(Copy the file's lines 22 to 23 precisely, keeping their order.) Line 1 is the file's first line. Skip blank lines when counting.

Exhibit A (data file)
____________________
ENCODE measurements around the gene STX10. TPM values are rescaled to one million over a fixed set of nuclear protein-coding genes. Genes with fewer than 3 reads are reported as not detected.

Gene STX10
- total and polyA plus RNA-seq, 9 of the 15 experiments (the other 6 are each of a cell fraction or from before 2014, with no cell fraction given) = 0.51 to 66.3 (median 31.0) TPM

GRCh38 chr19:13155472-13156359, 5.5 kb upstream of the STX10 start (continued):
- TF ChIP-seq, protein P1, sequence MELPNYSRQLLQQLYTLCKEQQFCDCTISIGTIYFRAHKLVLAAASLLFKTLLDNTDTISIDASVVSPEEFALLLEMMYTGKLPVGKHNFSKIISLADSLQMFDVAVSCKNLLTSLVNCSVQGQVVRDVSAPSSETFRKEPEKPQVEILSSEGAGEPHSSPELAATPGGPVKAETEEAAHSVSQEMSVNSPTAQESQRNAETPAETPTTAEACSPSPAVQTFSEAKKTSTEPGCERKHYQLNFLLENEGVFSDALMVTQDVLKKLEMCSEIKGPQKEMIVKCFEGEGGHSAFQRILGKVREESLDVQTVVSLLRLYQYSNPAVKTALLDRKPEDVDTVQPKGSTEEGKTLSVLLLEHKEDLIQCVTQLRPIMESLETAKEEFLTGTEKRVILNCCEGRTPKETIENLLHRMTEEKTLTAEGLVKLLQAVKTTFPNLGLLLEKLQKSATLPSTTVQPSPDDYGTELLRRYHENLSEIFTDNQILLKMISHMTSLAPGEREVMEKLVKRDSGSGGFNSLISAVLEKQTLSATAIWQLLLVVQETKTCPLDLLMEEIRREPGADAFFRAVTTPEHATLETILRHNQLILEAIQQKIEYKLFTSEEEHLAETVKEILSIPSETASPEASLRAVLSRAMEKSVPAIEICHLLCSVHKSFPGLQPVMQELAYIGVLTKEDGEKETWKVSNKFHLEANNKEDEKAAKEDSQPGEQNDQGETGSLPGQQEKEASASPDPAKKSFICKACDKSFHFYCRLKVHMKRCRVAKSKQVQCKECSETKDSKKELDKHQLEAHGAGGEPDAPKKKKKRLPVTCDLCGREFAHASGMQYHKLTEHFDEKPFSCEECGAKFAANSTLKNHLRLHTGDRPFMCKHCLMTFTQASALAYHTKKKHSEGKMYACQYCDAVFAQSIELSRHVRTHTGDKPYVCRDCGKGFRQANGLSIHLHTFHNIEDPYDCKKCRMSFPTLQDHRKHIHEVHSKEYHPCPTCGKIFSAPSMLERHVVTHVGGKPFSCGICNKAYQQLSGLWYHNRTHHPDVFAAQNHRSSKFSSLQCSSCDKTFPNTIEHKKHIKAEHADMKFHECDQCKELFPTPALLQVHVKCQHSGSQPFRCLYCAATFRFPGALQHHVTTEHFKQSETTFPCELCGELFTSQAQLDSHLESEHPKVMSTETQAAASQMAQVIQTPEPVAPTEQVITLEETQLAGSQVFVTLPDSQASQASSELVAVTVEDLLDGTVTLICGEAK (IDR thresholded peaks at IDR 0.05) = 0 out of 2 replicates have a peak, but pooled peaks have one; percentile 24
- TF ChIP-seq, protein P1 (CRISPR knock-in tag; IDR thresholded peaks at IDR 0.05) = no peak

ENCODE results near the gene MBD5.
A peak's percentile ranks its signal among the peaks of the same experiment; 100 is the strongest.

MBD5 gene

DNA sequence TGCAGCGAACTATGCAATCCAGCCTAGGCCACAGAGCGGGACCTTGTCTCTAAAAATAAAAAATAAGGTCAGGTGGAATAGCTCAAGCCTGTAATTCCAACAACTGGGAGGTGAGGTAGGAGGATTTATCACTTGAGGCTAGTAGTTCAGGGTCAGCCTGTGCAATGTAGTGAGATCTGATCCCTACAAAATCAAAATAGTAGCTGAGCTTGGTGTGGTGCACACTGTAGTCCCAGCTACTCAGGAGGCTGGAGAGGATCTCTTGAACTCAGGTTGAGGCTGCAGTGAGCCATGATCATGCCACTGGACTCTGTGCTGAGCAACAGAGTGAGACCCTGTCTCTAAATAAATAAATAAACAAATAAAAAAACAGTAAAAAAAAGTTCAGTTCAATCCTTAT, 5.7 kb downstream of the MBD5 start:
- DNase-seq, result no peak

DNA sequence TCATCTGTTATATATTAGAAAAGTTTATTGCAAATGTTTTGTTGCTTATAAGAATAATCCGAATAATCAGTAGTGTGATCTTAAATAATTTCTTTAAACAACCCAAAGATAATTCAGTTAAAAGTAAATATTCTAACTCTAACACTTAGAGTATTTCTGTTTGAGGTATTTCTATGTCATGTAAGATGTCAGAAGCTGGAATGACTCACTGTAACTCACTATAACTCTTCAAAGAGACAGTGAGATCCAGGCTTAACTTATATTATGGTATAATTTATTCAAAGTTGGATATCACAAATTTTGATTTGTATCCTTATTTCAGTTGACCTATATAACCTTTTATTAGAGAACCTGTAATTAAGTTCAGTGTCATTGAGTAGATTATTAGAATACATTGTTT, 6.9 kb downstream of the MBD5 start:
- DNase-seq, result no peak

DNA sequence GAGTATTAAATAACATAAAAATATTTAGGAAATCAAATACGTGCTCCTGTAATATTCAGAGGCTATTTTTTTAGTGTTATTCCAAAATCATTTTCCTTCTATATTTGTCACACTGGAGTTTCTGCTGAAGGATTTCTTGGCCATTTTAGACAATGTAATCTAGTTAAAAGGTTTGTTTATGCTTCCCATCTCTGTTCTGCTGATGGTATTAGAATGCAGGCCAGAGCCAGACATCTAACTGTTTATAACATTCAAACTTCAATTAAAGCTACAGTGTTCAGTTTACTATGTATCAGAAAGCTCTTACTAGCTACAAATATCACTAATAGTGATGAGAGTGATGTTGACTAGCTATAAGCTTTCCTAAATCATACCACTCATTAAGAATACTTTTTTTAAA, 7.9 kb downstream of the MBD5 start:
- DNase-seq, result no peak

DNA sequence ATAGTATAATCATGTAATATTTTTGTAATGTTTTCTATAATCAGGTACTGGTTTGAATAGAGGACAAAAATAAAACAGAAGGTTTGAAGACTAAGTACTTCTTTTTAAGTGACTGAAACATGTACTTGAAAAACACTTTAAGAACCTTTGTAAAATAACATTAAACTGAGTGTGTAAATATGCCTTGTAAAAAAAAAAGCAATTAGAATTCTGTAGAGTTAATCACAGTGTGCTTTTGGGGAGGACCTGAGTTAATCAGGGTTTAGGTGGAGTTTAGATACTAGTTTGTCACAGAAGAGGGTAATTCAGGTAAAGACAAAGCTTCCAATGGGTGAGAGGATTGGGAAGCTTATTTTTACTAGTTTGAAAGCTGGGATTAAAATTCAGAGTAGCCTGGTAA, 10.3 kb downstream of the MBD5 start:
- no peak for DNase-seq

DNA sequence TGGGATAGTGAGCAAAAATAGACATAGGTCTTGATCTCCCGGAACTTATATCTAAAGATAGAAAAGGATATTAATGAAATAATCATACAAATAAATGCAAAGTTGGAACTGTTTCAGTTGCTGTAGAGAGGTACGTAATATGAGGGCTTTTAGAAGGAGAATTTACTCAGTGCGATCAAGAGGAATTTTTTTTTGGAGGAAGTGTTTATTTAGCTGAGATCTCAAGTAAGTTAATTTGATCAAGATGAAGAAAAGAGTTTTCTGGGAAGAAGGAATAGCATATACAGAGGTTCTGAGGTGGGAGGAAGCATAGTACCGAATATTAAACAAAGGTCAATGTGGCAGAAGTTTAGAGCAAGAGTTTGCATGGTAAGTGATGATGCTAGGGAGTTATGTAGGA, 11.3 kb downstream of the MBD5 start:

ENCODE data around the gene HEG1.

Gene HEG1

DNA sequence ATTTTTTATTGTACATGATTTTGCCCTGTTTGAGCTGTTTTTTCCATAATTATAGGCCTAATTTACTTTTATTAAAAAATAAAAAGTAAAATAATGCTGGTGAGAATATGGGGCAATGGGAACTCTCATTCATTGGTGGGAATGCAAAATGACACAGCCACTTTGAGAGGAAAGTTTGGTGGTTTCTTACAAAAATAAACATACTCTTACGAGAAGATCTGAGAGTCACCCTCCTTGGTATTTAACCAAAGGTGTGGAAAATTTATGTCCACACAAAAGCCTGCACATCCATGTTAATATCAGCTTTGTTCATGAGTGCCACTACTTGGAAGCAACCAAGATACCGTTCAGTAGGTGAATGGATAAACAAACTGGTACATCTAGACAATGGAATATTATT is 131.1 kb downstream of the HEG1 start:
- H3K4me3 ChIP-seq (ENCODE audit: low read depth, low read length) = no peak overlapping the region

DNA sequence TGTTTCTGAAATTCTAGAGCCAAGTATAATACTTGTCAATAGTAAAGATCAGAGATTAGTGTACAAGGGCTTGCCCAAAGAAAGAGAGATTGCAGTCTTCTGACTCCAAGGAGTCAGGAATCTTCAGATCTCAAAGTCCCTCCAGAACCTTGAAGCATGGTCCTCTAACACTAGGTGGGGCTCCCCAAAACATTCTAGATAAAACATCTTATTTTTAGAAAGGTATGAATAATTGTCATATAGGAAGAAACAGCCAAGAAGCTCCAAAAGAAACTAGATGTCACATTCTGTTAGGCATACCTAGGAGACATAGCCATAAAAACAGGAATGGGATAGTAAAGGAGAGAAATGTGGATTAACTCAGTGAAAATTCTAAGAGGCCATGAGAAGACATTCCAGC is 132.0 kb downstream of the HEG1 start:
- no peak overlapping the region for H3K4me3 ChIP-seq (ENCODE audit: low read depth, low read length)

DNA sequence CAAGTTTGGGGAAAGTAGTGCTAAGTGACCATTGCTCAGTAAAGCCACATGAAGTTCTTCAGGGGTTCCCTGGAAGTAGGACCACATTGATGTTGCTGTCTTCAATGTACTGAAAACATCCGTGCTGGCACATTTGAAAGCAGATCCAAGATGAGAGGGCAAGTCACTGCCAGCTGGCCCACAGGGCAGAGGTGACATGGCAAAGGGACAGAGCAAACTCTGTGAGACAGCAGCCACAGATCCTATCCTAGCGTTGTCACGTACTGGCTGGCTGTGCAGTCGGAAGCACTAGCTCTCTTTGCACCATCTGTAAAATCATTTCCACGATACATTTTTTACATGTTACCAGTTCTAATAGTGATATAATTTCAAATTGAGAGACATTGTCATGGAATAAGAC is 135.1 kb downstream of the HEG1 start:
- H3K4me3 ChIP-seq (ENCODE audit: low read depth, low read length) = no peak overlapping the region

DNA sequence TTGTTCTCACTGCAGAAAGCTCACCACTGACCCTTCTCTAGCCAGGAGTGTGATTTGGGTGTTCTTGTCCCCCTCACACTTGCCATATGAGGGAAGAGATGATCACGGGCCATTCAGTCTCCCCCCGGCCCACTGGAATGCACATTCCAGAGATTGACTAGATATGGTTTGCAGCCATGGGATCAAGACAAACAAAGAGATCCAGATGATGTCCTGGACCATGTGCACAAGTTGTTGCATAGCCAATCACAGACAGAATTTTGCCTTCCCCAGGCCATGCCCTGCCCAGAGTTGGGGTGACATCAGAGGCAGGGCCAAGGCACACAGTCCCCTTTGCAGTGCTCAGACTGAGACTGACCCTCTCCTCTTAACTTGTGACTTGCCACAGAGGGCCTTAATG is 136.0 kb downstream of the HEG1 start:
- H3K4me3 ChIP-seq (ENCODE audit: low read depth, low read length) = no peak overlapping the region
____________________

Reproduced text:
- H3K4me3 ChIP-seq (ENCODE audit: low read depth, low read length) = no peak overlapping the region

DNA sequence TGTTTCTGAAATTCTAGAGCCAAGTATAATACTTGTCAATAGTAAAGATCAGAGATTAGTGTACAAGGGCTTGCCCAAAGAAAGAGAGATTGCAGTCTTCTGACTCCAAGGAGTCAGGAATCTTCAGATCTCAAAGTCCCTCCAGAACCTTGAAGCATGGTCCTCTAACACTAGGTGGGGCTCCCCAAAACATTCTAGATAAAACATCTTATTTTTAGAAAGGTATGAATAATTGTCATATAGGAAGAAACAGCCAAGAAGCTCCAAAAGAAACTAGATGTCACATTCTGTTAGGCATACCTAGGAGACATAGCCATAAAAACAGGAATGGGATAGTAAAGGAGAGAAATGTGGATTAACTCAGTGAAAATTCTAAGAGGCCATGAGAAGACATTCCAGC is 132.0 kb downstream of the HEG1 start: